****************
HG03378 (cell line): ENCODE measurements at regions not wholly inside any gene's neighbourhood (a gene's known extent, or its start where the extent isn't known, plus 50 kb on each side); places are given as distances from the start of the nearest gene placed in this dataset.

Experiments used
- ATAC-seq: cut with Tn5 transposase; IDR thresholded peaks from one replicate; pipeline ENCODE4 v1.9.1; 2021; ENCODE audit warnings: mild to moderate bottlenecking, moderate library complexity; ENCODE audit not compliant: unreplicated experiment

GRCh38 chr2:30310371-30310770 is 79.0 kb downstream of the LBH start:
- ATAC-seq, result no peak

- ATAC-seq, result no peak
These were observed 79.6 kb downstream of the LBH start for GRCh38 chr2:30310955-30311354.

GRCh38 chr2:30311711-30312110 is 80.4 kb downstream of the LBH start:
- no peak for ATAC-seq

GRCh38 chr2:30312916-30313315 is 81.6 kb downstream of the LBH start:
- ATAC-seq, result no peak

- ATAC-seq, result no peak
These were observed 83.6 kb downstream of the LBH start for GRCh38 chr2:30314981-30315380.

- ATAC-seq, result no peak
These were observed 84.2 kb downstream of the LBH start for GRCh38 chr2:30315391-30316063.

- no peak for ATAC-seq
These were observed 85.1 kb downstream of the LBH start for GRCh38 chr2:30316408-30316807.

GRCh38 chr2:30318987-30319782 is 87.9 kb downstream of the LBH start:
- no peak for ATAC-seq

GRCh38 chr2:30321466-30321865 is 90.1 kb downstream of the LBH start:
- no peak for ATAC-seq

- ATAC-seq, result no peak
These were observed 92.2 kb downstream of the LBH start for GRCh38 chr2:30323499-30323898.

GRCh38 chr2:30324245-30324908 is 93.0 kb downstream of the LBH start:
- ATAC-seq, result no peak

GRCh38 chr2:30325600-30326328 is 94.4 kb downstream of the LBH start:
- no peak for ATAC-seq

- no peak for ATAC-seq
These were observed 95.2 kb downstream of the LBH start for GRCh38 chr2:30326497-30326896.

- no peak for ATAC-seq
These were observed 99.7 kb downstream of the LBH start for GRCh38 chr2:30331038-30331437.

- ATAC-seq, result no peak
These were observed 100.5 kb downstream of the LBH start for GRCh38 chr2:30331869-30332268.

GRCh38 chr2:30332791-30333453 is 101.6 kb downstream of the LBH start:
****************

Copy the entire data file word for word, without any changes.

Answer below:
HG03378 (cell line): ENCODE measurements at regions not wholly inside any gene's neighbourhood (a gene's known extent, or its start where the extent isn't known, plus 50 kb on each side); places are given as distances from the start of the nearest gene placed in this dataset.

Experiments used
- ATAC-seq: cut with Tn5 transposase; IDR thresholded peaks from one replicate; pipeline ENCODE4 v1.9.1; 2021; ENCODE audit warnings: mild to moderate bottlenecking, moderate library complexity; ENCODE audit not compliant: unreplicated experiment

GRCh38 chr2:30310371-30310770 is 79.0 kb downstream of the LBH start:
- ATAC-seq, result no peak

- ATAC-seq, result no peak
These were observed 79.6 kb downstream of the LBH start for GRCh38 chr2:30310955-30311354.

GRCh38 chr2:30311711-30312110 is 80.4 kb downstream of the LBH start:
- no peak for ATAC-seq

GRCh38 chr2:30312916-30313315 is 81.6 kb downstream of the LBH start:
- ATAC-seq, result no peak

- ATAC-seq, result no peak
These were observed 83.6 kb downstream of the LBH start for GRCh38 chr2:30314981-30315380.

- ATAC-seq, result no peak
These were observed 84.2 kb downstream of the LBH start for GRCh38 chr2:30315391-30316063.

- no peak for ATAC-seq
These were observed 85.1 kb downstream of the LBH start for GRCh38 chr2:30316408-30316807.

GRCh38 chr2:30318987-30319782 is 87.9 kb downstream of the LBH start:
- no peak for ATAC-seq

GRCh38 chr2:30321466-30321865 is 90.1 kb downstream of the LBH start:
- no peak for ATAC-seq

- ATAC-seq, result no peak
These were observed 92.2 kb downstream of the LBH start for GRCh38 chr2:30323499-30323898.

GRCh38 chr2:30324245-30324908 is 93.0 kb downstream of the LBH start:
- ATAC-seq, result no peak

GRCh38 chr2:30325600-30326328 is 94.4 kb downstream of the LBH start:
- no peak for ATAC-seq

- no peak for ATAC-seq
These were observed 95.2 kb downstream of the LBH start for GRCh38 chr2:30326497-30326896.

- no peak for ATAC-seq
These were observed 99.7 kb downstream of the LBH start for GRCh38 chr2:30331038-30331437.

- ATAC-seq, result no peak
These were observed 100.5 kb downstream of the LBH start for GRCh38 chr2:30331869-30332268.

GRCh38 chr2:30332791-30333453 is 101.6 kb downstream of the LBH start: